When Christ stated, "It is finished," to what was he referring? First, his physical life on earth was ending. After this statement, he bowed his head and died (John 19:30). However, there was more to it than that. Christ knew he had fulfilled all prophecies of the Messiah. John 19:28 says that he knew all things were accomplished. The "all things" refer to the fulfillment of prophecies. Everything prophesied about the Messiah was fulfilled by Christ Jesus, the last of which was the thirsting and drinking of the vinegar (John 19:28). With all prophecies being fulfilled, Christ's work on earth was complete and he allowed death to take him.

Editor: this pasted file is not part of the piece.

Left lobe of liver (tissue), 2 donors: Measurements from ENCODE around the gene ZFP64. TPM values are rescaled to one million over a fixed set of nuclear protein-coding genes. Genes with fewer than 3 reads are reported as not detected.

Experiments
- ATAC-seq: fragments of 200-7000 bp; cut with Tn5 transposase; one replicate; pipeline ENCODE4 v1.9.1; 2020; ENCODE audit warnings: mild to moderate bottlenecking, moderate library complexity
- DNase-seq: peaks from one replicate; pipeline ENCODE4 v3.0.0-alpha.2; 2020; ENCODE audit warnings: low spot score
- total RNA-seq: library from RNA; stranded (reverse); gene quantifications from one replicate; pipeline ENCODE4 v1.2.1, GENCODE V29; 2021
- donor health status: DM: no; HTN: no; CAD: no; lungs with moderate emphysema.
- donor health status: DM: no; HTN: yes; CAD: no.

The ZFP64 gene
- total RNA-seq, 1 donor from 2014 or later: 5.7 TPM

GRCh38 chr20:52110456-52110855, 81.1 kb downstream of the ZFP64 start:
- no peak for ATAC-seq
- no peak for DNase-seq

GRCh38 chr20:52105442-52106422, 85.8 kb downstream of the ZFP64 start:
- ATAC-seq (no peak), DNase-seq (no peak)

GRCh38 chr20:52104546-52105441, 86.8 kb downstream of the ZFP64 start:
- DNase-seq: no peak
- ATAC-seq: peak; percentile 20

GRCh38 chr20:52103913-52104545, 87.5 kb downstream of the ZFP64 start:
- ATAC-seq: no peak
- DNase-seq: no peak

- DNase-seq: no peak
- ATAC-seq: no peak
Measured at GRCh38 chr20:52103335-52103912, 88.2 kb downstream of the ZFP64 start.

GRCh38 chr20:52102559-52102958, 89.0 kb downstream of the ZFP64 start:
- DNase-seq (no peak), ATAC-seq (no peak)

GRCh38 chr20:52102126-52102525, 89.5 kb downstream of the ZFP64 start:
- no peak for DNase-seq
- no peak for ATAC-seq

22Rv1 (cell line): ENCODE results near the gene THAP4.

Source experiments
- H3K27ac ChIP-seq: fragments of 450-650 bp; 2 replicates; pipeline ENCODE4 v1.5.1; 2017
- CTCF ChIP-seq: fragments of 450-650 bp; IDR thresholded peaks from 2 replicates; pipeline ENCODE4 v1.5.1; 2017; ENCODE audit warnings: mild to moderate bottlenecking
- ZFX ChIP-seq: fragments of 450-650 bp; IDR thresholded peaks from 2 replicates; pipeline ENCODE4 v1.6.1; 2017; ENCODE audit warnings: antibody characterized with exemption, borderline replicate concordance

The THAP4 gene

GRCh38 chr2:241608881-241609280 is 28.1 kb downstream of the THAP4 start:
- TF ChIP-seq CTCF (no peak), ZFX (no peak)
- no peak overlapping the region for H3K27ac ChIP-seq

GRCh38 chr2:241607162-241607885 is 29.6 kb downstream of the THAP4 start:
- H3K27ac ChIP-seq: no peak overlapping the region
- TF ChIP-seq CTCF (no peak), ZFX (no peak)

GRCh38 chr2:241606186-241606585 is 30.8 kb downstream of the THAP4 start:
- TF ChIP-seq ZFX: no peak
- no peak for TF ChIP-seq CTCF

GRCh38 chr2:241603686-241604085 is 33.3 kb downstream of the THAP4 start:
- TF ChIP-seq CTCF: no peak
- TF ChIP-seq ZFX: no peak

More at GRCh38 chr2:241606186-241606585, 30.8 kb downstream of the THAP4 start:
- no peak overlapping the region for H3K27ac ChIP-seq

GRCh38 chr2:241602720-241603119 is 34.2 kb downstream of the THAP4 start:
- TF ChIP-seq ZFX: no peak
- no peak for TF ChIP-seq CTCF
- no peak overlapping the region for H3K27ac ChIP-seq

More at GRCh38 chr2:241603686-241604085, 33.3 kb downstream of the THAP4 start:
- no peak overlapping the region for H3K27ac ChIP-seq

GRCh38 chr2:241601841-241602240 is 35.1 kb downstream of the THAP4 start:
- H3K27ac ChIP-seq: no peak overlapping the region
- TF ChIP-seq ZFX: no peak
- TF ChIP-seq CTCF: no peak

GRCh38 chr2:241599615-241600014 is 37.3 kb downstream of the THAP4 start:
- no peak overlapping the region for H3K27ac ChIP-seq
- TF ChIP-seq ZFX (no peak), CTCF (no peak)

We have something to learn from every word that came from the mouth of Jesus. I am most grateful, however, for the last words of Jesus Christ on the cross. Without Christ completing the prophecies, we would have no hope of eternal life. Jesus suffered and died on the cross for our sins, completing his duties on earth. The gates of hell (Hades) could not keep him. He rose after three days, fulfilling more Scripture. In so doing, he completed the way of salvation for lost souls. We have the opportunity to touch his blood through baptism and have that blood wash our sins away (Acts 22:16). Without that blood, we are lost. Christ is the only door into heaven (John 14:6). All we have to do is walk through!